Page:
Sevilla’s ladies A team ended an impressive season unbeaten as they took the ladies’ trophy back to the city of flamenco. While they faced a tough challenge from the Málaga girls earlier in the season, the challenge fell away as they asserted their status as the team to beat come next season. Further praise for the club comes for their fielding of a total of four teams in their home tournament in February, a testament to the ethic within the club. 

Málaga’s ladies will be happy with a respectable 2nd place finish after a brief wobble in the Sevilla tournament. Costa Gaels meanwhile will be disappointed to have drawn with Málaga but losing narrowly to Sevilla Seamróga which ultimately sealed their fate in 3rd place. Both clubs will see the year as great progress nonetheless, as will Lisbon Celtíberos who fielded their first full ladies team.


Individual Performances

Special praise comes for MVP Sevilla’s Kate, wearing the number one jersey she inspired from the defence, tireless work all day from Celta Málaga star, Emily, covering the whole pitch and constantly driving forward, Floor, a recent convert to Gaelic Games, for her goalkeeping and ball winning skills. 

Captain and driving force of Costa Gaels ladies, Hayleigh, has put body and soul into the GAA this season. Having suffered a hand injury in the Gibraltar tournament she was back strong as ever in subsequent games. Unbelievably she was to suffer yet another hand injury, this time more serious, during the Lisbon tournament. A testament to the lady was how she travelled from pitch to hospital, back to pitch to cheer on her fellow ladies. She was later seen into the early hours, arm in sling, “pinting” and enjoying the post tournament celebrations which are an important part of the Andalusian GAA community. Oisín has taken it upon himself to occupy the role of unofficial Costa Gaels matchmaker, so the unsuspecting lady had better keep an eye on her inbox!


Overall 2022/23 has been a very successful league for the ladies and the profile has been raised enormously from just 2 or 3 clubs competing irregularly to a total of 6 teams being involved this season. Special praise for Siobhán, Marlie, Oisín, Leonella for all their efforts on and off the field in bringing great pride to a growing competition. Peil na mBan abú!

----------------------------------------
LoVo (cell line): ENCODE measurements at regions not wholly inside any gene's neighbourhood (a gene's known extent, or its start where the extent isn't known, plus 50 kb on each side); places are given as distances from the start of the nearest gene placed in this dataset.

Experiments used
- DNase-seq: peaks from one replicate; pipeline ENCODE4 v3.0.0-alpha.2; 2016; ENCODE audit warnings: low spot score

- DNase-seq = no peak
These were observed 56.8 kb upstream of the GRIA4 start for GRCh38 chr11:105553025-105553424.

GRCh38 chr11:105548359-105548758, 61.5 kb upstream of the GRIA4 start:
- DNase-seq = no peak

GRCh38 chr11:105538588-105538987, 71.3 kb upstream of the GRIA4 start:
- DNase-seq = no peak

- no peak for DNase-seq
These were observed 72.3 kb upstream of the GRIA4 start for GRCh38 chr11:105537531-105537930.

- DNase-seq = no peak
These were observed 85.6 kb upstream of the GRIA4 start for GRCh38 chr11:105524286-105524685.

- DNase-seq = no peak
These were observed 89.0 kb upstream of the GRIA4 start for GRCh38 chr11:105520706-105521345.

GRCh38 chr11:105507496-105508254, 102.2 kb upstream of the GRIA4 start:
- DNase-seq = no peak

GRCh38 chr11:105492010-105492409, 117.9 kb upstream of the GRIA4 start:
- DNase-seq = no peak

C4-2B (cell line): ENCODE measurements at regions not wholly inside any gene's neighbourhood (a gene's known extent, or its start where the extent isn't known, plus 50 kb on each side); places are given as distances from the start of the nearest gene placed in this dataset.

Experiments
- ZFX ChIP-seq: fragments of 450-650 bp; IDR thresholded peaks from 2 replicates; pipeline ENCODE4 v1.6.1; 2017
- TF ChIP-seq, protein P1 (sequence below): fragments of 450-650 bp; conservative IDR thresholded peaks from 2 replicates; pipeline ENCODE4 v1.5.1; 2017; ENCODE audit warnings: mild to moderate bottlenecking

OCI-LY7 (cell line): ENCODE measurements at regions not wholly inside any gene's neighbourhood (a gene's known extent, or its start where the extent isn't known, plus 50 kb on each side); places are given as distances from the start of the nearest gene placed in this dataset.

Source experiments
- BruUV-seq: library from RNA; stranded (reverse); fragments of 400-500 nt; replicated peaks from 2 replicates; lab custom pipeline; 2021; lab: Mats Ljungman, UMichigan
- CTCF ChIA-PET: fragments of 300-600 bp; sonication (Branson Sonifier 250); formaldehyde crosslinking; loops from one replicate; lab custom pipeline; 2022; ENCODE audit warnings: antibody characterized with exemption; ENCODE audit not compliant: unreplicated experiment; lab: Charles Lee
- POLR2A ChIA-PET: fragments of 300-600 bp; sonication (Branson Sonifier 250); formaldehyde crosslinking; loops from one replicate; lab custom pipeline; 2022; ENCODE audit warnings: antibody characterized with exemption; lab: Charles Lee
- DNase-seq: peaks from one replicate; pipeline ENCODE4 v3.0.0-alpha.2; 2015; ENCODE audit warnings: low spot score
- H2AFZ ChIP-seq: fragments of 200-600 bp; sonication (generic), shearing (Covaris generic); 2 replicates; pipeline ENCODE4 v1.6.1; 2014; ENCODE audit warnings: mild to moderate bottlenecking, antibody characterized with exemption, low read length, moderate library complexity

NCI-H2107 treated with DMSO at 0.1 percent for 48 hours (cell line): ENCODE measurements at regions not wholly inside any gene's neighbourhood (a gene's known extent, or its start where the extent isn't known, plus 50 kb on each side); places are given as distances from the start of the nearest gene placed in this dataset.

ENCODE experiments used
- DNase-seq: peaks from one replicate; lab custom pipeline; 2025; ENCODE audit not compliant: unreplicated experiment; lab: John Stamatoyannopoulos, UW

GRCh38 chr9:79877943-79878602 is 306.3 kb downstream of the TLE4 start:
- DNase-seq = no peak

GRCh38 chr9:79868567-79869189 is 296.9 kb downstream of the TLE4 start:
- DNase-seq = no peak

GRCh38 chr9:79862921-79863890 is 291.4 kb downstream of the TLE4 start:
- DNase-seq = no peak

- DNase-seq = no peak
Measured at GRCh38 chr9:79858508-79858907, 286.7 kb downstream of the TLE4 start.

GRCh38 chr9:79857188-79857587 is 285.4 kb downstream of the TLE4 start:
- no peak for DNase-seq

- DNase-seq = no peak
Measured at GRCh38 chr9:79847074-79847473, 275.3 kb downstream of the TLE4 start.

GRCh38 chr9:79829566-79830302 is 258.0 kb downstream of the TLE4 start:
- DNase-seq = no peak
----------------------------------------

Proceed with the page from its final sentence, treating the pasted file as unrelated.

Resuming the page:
Lisbon  – Men’s Champions in their First Season

In an intriguing season, Lisbon ultimately showed more class in overcoming the challenge of the Andalusian teams. Although finishing level on points with Marbella’s Costa Gaels, the fine print stated that Lisbon should raise the cup based on overall results.

In what was a historic season for the GAA in both Andalusia and Portugal, the competition expanded to 5 clubs (and their respective B teams) with the addition of this year’s champions and the men from Málaga. All bodes well for a continuation of hostilities in the coming season, something soon to be discussed by the games committee.


The men’s tournament began with Lisbon knowing they had a lot to do to get across the line but on home ground and with local support and the prospect of the massive quantity of cans they had lying pitchside all proved an inspiration. Congratulations to Jon, Duncan and all involved. They can also take pride from fielding 2 men’s teams in their home city in their first year competing against the more established Andalucian clubs. The Celtíberos A team rocketed to wins over all challengers in a great day for the club, hosting and winning.  


Gibraltar, without a pitch, without players and seemingly in disarray boarded the plane from Málaga to Lisbon with plans to go on the Super Bock. They fought bravely in all encounters and even earned the “sound fellas” badge from a few of the other teams. 

In the opening game for both teams, Sevilla and Málaga engaged in a surprisingly tense encounter. A disputed penalty where everyone apparently knew the GAA rules better than everyone else led to a tremendous save by Malagueño William, diving bravely to his left. 

In a somewhat flat performance by Málaga, Sevilla were allowed to boss from the back, lending a nice platform to their attack. A certain malagueño with a penchant for falling on his head, was seen having an altercation with the rugby posts in the aftermath, no injuries have been reported.